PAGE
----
Puerto Rico may have faded from your news feeds, but the crisis there is raging. Since Hurricanes Irma and Maria struck over one month ago, 85 percent of the island remains without power, people have not been able to work, students cannot return to school, and far too many are forced to rely on contaminated drinking water [1].

Puerto Ricans are fighting back — determined that the recovery be in the interest of the many, not the few.

But the struggle is not going to be easy: even before the storms, a manufactured debt crisis was being exploited to impose brutal austerity on the majority of Puerto Ricans, the people who had nothing to do with creating it.

In fact, the island’s financial decisions are now in the hands of an unelected body known locally as “La Junta.” It’s the Shock Doctrine playing out in real time, right under our noses.

Our own Naomi Klein recently teamed up with our friend Elizabeth Yeampierre, Executive Director of Uprose Brooklyn [2] and co-chair of the Climate Justice Alliance [3], to lay out a powerful argument for a justice-based recovery in Puerto Rico, published in The Intercept. This is an important piece that tells a story not reported by mainstream media — a story that everyone should hear.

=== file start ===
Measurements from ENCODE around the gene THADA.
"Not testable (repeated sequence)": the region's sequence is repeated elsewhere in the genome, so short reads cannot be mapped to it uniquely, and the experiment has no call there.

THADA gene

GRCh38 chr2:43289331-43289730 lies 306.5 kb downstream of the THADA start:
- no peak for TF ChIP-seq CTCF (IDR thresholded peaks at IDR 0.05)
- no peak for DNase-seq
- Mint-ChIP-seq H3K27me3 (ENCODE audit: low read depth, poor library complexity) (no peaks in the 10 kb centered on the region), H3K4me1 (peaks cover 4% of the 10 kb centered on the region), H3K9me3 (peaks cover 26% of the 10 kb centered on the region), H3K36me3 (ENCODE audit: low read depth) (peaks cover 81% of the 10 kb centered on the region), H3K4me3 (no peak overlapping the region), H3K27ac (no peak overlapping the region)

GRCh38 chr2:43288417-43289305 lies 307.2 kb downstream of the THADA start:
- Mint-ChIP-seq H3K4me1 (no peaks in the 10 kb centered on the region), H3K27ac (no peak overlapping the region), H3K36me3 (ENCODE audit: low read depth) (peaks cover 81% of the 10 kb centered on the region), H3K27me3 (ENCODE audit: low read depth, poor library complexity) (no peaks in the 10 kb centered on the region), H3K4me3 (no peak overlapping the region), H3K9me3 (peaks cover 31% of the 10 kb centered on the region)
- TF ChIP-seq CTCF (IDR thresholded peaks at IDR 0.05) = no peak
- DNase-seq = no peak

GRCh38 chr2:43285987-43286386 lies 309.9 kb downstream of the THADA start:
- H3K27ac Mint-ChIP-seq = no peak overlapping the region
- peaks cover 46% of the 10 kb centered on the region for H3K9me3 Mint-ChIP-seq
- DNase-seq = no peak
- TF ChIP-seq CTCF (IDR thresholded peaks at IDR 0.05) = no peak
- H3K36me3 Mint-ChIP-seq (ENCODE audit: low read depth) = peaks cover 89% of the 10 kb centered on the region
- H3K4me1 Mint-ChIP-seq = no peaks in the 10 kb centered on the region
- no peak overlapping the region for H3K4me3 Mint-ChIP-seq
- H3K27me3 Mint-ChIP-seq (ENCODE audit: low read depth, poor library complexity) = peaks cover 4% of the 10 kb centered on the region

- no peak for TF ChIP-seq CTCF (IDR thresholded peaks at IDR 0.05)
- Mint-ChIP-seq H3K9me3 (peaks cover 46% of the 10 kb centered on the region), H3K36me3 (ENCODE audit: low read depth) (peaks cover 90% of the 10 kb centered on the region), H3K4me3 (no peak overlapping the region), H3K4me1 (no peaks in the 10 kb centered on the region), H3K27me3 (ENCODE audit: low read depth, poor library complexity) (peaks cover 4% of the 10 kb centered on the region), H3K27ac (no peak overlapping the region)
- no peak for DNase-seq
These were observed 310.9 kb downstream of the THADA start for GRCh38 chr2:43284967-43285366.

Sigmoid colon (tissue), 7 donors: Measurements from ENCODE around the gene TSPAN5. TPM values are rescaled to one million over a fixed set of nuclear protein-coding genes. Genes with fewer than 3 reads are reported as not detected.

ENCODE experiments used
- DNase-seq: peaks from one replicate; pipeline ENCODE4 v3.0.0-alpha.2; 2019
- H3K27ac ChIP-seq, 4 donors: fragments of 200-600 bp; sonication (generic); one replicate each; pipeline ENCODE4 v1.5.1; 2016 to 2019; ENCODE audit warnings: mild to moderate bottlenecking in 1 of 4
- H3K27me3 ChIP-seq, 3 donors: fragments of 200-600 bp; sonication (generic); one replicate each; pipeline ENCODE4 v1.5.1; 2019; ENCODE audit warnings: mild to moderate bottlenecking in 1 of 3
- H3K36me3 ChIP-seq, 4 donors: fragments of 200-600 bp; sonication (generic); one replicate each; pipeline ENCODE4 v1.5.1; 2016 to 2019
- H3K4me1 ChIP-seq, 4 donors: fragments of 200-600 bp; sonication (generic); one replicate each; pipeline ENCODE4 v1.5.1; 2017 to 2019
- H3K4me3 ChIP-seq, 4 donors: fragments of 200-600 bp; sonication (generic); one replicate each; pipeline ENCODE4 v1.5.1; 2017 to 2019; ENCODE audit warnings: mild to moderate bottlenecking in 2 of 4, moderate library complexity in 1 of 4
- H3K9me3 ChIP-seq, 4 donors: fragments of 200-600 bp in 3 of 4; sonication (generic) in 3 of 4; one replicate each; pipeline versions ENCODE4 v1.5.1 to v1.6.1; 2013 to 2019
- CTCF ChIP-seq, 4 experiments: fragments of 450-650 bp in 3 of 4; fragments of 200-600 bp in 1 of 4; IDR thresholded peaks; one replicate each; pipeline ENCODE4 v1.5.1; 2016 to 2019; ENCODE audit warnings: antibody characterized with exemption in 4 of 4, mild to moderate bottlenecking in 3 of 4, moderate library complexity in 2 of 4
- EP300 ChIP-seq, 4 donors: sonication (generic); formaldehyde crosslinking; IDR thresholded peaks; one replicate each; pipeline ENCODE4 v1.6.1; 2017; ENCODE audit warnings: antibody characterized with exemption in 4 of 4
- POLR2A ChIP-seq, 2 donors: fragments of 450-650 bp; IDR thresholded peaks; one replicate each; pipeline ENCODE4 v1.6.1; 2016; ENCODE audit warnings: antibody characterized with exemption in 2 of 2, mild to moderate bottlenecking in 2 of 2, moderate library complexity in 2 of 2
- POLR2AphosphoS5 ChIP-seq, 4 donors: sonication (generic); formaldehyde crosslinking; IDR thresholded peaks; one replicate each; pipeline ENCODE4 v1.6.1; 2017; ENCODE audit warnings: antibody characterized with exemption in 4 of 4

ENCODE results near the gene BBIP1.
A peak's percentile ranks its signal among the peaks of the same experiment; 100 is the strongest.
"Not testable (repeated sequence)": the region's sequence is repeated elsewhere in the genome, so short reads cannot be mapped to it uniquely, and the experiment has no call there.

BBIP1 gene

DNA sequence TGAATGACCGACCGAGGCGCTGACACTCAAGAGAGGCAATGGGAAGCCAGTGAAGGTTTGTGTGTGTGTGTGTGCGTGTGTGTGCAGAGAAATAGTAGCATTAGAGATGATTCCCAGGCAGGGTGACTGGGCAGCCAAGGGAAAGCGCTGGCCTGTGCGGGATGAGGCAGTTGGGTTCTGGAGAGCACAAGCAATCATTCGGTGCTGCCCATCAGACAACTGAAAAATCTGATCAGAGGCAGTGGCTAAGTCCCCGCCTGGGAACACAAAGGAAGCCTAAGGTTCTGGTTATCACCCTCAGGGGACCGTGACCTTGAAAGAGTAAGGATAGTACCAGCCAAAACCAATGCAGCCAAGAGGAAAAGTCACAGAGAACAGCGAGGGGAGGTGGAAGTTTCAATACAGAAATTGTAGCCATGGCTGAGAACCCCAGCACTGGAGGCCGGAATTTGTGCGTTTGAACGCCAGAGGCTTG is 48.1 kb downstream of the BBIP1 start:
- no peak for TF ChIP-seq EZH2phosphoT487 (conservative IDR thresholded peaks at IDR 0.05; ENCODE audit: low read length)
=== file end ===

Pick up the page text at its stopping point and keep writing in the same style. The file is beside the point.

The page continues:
Click here to read Naomi and Elizabeth’s recent piece on the situation in Puerto Rico.

Here’s the stirring crux of the piece:

Under the banner of a “just recovery” for Puerto Rico, thousands have come together to design a bold and holistic plan for the island to be rebuilt as a beacon for a safe, resilient, and thriving society in the era of accelerating climate chaos, spiraling economic inequality, and rising white nationalism.

The Leap is proud to be working with the #OurPowerPuertoRico coalition, seeking long term solutions that address Puerto Rico’s overlapping crises at the root. Naomi and Elizabeth make it crystal clear: recovery efforts must be led by Puerto Ricans for Puerto Ricans.

As for the rest of us, supporting these local efforts can be a model for how we assist all marginalized communities disproportionately punished by global warming and predatory economics.

As the article says, “Puerto Ricans are hard to shock, but the island may be on the verge of shocking the world by seizing a crisis of unimaginable hardship to forge an inspiring new model of economic development.”

Click here to check out Naomi and Elizabeth’s latest piece on resisting the Shock Doctrine.

Happy reading and thank you for all you do,

Avi, for The Leap

 

  1. theguardian.com/us-news/2017/oct/12/trump-criticises-puerto-rico-hurricane-aid-cannot-go-on-forever
  2. To learn more about Uprose Brooklyn, click here.
  3. To learn more about Climate Justice Alliance’s #OurPowerPuertoRico campaign, click here
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